Something about this approach feels very Jewish. In part, it may be a relic of a history in which Jewish identity was often a barrier to social and political power. The solution was to conceal that identity—or to demand access based on less personal or tribal qualities. “I think Jews in this country know that the less that we are judging people on the basis of their beliefs, their ethnic heritage, how they worship or don’t worship, how they believe or don’t believe, the better the country will be,” said Jeffrey Falick, the secular humanistic rabbi at Birmingham Temple, the country’s oldest congregation of secular humanist Jews. “And I think that comes from the Jewish experience,” Falick added.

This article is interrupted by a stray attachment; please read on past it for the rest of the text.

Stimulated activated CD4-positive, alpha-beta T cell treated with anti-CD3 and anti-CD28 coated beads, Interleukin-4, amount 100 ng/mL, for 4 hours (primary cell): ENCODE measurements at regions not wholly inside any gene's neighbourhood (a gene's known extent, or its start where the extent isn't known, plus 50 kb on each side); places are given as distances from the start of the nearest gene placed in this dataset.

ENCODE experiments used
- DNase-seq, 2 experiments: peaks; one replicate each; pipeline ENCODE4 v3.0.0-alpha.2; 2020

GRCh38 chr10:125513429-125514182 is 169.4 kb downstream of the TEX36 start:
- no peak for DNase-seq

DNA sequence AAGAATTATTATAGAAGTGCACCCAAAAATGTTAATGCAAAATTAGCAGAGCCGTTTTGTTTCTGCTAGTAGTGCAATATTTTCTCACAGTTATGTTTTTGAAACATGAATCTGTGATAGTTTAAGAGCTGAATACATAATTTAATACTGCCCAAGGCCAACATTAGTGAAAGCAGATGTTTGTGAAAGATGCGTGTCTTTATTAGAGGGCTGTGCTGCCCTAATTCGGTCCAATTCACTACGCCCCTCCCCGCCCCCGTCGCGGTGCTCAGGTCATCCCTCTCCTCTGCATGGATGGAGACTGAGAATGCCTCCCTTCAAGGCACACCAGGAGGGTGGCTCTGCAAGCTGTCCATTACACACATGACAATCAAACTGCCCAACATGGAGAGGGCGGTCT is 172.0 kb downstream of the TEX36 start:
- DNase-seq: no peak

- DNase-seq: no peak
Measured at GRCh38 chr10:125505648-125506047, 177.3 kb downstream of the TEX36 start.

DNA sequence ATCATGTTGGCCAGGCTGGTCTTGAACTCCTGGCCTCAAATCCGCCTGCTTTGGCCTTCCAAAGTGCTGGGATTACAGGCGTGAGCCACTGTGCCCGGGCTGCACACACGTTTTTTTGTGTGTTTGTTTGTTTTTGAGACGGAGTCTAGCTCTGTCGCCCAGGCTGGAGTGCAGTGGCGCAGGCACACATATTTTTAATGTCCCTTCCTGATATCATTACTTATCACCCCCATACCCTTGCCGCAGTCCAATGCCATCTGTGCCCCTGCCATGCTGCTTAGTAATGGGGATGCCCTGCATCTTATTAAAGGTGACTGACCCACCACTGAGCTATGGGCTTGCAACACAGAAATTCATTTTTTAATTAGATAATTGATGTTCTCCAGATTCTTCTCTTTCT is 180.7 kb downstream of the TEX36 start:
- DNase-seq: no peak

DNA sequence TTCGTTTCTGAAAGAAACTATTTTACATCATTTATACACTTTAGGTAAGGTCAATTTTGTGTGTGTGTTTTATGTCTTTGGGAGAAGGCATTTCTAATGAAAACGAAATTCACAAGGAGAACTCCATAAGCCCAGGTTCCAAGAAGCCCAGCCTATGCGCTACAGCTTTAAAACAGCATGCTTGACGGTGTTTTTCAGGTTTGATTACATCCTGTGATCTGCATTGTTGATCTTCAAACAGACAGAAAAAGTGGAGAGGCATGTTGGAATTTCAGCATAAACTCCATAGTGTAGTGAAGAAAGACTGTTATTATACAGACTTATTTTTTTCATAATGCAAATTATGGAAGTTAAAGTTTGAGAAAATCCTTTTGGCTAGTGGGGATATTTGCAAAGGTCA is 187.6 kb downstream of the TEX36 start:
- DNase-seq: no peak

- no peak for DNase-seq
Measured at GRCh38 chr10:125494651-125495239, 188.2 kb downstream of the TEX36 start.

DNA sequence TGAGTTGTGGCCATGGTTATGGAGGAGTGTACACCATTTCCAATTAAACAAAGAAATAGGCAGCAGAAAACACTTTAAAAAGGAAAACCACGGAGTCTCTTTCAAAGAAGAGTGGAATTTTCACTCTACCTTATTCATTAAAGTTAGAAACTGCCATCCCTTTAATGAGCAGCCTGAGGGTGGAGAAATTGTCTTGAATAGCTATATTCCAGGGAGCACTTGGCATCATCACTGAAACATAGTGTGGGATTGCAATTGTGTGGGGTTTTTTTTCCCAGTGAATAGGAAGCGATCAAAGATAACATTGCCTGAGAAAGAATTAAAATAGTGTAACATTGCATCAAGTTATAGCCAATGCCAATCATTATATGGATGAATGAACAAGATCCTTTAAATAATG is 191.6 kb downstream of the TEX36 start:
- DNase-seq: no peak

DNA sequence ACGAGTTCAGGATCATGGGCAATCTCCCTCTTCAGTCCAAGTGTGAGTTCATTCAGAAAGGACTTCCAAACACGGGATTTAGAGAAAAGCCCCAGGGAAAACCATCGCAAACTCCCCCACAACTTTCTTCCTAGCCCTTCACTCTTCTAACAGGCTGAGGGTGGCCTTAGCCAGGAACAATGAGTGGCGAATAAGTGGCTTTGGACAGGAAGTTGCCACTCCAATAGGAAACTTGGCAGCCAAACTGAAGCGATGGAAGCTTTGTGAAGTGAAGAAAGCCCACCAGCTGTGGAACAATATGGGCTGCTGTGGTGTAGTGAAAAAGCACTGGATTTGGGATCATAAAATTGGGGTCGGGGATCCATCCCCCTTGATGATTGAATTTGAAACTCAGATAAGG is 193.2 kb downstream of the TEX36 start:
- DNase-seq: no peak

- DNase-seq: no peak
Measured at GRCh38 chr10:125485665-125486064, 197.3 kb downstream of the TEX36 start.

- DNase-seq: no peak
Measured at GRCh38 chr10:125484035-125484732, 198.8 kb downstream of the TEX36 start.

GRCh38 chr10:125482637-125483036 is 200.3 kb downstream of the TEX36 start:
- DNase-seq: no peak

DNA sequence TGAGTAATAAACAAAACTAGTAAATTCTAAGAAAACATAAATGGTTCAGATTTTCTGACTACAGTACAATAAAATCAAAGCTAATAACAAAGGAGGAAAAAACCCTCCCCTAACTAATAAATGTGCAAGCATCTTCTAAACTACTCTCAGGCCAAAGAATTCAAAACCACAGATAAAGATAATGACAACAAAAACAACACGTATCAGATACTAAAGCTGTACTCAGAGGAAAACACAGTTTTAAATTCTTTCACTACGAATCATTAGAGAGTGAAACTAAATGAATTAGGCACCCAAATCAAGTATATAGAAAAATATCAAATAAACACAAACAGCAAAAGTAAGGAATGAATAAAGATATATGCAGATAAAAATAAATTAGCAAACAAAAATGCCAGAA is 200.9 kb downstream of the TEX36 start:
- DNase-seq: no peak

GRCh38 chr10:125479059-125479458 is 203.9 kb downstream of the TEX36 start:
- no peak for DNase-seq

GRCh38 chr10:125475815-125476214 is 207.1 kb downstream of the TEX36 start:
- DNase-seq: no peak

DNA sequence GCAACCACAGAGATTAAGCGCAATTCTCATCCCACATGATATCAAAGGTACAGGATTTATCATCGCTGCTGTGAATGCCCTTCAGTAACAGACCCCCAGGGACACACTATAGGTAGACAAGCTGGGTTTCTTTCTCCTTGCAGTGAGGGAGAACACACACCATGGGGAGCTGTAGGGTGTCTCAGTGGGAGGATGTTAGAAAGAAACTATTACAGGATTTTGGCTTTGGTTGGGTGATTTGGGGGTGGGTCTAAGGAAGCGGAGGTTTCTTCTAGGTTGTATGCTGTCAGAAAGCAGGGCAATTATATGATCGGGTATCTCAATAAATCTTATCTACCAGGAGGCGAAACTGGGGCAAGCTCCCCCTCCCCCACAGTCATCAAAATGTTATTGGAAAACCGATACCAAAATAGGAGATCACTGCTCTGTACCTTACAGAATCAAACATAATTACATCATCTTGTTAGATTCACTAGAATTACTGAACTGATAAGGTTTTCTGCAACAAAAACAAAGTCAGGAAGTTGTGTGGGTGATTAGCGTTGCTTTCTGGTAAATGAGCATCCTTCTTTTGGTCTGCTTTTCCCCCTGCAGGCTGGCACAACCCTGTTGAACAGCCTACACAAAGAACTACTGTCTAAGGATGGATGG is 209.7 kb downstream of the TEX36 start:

Alternately, this approach may feel so Jewish simply because the alternative feels so Christian. In contrast to the campaigning-as-testifying model, Sanders offers a kind of secular prophetic style, in the spirit of the Hebrew Bible—one in which the messenger matters much less than the message, and in which the appeal is not to some higher authority, but to the basic moral faculty of human beings, which is to say, our sense of fairness. Some people have a lot of money. Many more have very little. Cue the social critique.

Read the entire piece here.

Mini-Review of Jonathan Sarna, "When General Grant Expelled the Jews"

Today Books & Culture is running my mini-review of an excellent book: Jonathan Sarna’s When General Grant Expelled the Jews.  Here is a taste: